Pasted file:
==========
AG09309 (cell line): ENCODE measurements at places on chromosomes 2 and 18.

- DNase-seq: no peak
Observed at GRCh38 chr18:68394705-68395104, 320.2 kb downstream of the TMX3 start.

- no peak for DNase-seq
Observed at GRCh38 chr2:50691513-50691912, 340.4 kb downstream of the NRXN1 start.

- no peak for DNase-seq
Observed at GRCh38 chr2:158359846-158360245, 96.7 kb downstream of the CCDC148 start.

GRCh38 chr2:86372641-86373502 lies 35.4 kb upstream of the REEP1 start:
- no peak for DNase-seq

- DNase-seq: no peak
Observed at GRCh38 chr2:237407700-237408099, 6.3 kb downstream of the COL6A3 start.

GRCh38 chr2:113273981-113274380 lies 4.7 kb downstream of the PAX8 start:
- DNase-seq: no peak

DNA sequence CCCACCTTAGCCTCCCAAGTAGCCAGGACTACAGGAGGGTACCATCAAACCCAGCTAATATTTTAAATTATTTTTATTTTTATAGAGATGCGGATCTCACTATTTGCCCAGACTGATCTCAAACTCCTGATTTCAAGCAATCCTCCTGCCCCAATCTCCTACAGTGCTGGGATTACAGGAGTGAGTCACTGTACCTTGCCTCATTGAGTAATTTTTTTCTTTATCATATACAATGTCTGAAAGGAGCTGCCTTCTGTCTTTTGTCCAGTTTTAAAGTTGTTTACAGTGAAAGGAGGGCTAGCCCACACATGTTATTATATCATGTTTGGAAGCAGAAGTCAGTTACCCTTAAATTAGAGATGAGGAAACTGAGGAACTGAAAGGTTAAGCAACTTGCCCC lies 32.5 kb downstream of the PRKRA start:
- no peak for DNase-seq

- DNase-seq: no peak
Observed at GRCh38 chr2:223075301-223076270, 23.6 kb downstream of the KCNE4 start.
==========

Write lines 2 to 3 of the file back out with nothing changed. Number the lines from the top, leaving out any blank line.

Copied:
- DNase-seq: no peak
Observed at GRCh38 chr18:68394705-68395104, 320.2 kb downstream of the TMX3 start.